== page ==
I am a parent leader at my daughter’s school in Redwood City, California, and also work as a community canvasser at a nonprofit educational advocacy organization called Innovate Public Schools. My role at Innovate is to connect with families in the community, and find potential leaders who want to get involved in parent groups working to transform their public schools. The population we work with are mostly immigrants from Latin America, and have children in low-income schools that are the most impacted by the academic gap. My position is usually public-facing; I spend my days knocking on doors, speaking to people, and organizing in-person meetings.
However, since the start of the quarantine period, my job has completely changed. Now I work through phone calls, and am also transitioning to making video calls via Zoom. I’m glad to be able to connect and listen; we all need a compassionate ear. Unfortunately, I’ve noticed many parents are facing big problems. By staying at home, some suffer from depression and anxiety. Others are facing severe financial problems, such as being laid off from work. Many believe they will not be able to get their old jobs back. They cannot make rent, buy food, or pay for basic needs, like utilities. For tenants, rent is a huge concern. Although the state of California and our County of San Mateo has paused rents, they will still have to repay everything owed, which is very stressful. Home and small business owners are also experiencing similar issues.
I do my best to connect the families I speak to with resources. While they are very grateful to receive donations from foundations and community organizations, it’s not enough. There’s still a serious shortage of resources, especially for this population. Many people in my community do not have documents, which disqualifies them from most of the resources the federal government offers, such as stimulus checks. They also fear that if they apply for aid, they will not qualify for citizenship in the future.
Although many parents are struggling daily to survive, I greatly admire how they remain so concerned about their children’s education. In each call, I ask if their children are getting enough support from their schools. With the current situation, parents are realizing they need more support. They want to participate and take action. Although many parents and schools are not used to collaborating so much, now parents want to be more involved in their schools’ decisions, such as attending “Cafes with their Principal,” and educational workshops on different topics. In my group of Innovate parent leaders, we meet regularly with politicians and school district leaders to express our opinion and learn from them. During the pandemic, we’ve continued to organize. Last week, we organized a meeting with the San Mateo County Superintendent of Education’s Office, and 40 parent leaders. We shared our concerns about the lack of adequate education during quarantine, and asked for more support for children and families.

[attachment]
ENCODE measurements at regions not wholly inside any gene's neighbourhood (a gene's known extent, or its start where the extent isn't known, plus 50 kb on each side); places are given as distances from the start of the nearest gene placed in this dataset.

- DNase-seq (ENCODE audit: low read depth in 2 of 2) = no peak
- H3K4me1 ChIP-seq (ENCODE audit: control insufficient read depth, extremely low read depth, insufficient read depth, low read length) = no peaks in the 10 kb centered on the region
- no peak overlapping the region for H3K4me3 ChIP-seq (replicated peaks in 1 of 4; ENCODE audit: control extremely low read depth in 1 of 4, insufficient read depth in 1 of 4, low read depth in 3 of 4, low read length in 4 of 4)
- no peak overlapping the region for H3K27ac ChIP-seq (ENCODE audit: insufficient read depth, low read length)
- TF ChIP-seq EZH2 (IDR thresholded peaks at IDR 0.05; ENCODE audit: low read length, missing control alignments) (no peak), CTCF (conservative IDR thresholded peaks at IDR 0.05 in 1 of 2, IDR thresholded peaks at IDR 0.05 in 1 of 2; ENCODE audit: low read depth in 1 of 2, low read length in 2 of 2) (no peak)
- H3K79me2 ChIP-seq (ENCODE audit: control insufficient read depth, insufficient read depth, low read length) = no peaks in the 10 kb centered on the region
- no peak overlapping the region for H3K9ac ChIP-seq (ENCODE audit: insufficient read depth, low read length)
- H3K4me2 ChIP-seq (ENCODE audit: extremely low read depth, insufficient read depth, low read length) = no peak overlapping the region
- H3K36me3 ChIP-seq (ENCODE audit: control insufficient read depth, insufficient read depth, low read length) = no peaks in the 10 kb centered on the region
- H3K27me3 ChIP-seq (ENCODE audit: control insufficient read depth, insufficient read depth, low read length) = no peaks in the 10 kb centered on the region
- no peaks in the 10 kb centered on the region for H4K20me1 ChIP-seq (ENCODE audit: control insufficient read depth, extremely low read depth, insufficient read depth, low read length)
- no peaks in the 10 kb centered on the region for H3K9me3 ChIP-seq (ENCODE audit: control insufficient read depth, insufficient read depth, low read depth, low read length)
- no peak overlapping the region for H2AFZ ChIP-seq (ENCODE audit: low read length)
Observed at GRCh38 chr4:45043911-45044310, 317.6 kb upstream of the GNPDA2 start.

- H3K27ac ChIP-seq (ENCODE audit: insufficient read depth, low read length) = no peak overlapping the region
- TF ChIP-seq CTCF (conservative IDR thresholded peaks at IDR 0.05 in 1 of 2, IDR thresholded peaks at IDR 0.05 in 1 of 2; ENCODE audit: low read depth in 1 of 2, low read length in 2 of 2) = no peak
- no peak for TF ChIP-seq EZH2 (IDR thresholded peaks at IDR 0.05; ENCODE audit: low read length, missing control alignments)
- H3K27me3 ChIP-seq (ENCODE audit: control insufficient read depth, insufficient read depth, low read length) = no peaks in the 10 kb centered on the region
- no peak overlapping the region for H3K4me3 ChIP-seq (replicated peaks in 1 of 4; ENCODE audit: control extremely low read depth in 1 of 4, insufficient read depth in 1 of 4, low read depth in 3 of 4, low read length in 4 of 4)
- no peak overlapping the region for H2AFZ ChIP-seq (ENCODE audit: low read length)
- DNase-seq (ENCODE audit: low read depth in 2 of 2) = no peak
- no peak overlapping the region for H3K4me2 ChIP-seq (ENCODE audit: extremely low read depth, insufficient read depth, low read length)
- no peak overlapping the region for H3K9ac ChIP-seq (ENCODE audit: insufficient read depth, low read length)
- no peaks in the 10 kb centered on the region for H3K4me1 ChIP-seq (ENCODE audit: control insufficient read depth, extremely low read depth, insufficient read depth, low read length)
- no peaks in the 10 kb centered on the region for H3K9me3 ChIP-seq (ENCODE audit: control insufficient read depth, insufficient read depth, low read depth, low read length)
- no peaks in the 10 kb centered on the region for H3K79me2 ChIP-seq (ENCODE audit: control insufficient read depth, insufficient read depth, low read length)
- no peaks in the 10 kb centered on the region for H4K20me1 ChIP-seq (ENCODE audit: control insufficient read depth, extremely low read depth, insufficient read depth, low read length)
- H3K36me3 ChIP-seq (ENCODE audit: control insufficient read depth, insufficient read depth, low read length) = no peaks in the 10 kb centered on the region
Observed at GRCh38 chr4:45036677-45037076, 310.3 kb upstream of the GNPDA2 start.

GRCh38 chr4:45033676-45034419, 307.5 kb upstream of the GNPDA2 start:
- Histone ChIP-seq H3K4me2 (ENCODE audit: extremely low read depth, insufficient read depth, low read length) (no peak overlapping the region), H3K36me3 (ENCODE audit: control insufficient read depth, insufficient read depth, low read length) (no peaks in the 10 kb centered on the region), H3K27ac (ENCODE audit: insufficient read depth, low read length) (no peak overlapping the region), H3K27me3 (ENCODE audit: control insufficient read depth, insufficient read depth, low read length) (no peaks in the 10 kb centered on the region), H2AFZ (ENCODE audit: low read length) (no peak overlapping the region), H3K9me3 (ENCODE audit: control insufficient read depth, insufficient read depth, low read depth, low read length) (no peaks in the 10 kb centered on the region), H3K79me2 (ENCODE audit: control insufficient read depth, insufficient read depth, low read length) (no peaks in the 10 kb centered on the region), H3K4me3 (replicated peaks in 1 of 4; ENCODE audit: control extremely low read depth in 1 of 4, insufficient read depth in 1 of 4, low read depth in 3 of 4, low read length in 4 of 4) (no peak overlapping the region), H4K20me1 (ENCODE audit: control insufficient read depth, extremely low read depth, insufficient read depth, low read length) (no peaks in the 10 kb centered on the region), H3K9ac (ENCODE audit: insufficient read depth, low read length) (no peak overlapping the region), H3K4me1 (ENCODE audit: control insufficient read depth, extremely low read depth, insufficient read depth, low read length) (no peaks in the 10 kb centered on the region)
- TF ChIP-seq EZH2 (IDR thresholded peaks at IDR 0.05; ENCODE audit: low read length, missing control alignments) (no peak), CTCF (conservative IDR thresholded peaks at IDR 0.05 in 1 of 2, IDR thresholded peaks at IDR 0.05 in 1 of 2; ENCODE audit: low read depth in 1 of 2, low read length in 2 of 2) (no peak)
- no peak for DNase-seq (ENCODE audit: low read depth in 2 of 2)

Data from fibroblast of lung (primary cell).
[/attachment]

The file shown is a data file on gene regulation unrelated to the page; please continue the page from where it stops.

It’s important to listen to the families most impacted by the crisis, because they have very clear ideas of their needs. In community organizing, we have a principle that says, “stay within the experience of your people.” I’m happy to talk with parents, and listen to their concerns. I also tell them that the shelter in place is a temporary situation, and when our children return to school, we need to support them in being successful. I invite all parents to organize themselves virtually (through online forums perhaps) and share their experiences while communicating what they need for their families’ well-being. We invoke the solidarity of our community; there are many generous people. Working together, we will all succeed.
Latest posts by Vanessa Carbajal (see all)
- Conectando Con Familias Durante la Pandemia y Organizando Para Cambio - April 29, 2020
- Connecting with Families During the Pandemic and Organizing For Change - April 29, 2020